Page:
- Why we need good current in the reef aquarium
- There are three main types of water movement
- Creating good flow in the reef aquarium
Good water flow is essential in keeping a healthy and attractive reef aquarium. In fact it is only second to having the correct lighting for the growth and health of corals. In this article I will discuss types of current, reason for needing good flow, and my preferred method for creating flow in the reef aquarium.
There are no right and wrong ways in creating good water flow. One way may work for one person and not for another and there may be multiple reasons for each but the only right way is the way Mother Nature does it. We can only do our best to copy it and let the life in our reef aquarium show us if we did it right.
Why we need good current in the reef aquarium
Corals make use of currents to bring food, oxygen, and nutrients. Water currents also carry away their waste products. SPS corals in particular depend on strong water currents for their needs and will struggle without good current if not die.
Good water currents will also keep detritus from building up in the aquarium which will create other problems like algae blooms or cyno bacteria. Good flow also feeds the bacteria in the substrate and live rock in our aquariums. It is this bacteria that breaks down ammonia, nitrite, and nitrates in the reef tank.
There are three main types of water movement
Laminar: Laminar flow is straight unidirectional flow. This could be created by a single power head flowing only one direction all the time.
Surge: Surge is a large volume of water going in one direction then a rest and then another surge. The idea of a surge is to try and mimic a wave action by the current going one way and then back.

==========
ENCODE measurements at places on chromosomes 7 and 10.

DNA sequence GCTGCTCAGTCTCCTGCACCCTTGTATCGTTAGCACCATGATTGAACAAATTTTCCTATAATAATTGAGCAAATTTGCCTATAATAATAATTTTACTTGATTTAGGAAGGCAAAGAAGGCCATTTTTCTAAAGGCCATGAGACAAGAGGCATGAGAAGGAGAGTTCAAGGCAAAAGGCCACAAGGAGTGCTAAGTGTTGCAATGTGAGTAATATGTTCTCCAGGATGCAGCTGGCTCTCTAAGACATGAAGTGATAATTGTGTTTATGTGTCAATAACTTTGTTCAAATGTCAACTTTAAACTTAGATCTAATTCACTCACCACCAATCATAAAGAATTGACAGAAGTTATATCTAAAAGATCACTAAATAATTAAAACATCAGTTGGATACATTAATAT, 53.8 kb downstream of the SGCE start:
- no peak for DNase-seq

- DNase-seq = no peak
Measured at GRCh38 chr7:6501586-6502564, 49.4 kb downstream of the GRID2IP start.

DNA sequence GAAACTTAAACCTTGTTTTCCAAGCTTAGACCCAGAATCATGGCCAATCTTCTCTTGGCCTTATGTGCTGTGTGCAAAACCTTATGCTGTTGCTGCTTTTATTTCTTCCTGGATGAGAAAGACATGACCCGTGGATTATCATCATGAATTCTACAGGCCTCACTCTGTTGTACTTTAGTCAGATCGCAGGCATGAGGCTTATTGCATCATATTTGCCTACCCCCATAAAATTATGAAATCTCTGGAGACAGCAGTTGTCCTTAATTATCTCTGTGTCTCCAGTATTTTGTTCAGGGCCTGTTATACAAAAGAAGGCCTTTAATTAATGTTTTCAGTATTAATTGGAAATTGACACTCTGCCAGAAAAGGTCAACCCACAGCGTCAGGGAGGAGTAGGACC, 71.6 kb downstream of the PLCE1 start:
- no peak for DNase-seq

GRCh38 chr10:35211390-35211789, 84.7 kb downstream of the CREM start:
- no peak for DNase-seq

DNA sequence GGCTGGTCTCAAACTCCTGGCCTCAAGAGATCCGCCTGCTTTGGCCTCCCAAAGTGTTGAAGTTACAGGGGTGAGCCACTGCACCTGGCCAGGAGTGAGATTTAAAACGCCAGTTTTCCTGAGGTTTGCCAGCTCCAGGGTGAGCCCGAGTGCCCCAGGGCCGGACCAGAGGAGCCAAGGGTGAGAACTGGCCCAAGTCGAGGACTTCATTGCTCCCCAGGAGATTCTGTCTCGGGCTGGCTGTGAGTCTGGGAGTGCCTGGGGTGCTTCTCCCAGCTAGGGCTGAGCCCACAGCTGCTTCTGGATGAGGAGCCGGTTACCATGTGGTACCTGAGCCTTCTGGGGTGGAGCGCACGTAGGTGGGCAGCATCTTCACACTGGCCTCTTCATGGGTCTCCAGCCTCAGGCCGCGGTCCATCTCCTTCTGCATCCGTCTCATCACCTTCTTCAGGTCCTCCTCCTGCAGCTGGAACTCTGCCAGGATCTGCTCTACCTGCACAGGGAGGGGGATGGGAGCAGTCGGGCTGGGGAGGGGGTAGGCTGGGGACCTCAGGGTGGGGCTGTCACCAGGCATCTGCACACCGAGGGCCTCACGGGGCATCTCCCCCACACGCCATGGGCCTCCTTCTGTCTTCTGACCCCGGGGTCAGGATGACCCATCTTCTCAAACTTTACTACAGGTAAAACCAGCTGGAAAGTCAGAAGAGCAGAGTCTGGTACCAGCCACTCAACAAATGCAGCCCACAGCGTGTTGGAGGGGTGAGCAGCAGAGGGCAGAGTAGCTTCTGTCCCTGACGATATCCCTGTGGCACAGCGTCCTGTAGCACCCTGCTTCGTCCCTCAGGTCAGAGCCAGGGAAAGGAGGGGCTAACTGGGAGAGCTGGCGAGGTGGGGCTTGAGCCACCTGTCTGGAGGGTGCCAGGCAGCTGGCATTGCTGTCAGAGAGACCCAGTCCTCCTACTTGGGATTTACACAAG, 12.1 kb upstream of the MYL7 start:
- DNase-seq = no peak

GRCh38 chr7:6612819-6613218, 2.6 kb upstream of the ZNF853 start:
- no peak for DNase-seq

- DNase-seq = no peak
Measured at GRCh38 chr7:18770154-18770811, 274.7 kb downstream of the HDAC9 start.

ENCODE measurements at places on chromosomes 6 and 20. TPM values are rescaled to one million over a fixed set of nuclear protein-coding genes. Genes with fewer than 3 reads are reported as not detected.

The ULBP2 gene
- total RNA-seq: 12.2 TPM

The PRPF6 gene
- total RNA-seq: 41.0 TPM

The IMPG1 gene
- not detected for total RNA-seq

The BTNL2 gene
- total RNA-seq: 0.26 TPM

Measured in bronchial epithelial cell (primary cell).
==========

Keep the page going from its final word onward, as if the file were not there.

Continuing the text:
Turbulence: Turbulence is the random flow of water in multiple directions.
Creating good flow in the reef aquarium
My preferred method for setting up a reef tank for good flow is to place the live rock in the middle of the aquarium like an island. I then use power heads and the main pump to create a swirl around the island. Depending on the tank and the types of coral, I may put some live rock or coral directly in this swirling flow. Yes this is a strong laminar flow but most of the reef life will be between the two opposing flows that go down the sides of the aquarium and not into each other. Using this method I have been successful in keeping LPS, SPS and softies all in the same reef aquarium. Below is a simple diagram showing placement of live rock and power heads.
Flow into the aquarium by main pump and power head
<<<<<<<<<- Flow XX
X Flow à>>>>>>>>>>>
This is one of many methods aquarist use to get good current in the aquarium. A couple pros to this method are that it is not complicated and does not involve a lot of expensive equipment. One con is when using strong power heads, the flow hits the opposite side of the aquarium and some of the flow goes down, under, and blows out the substrate. The cure for this is to use a heavier more course substrate just on the ends of aquarium at the corners.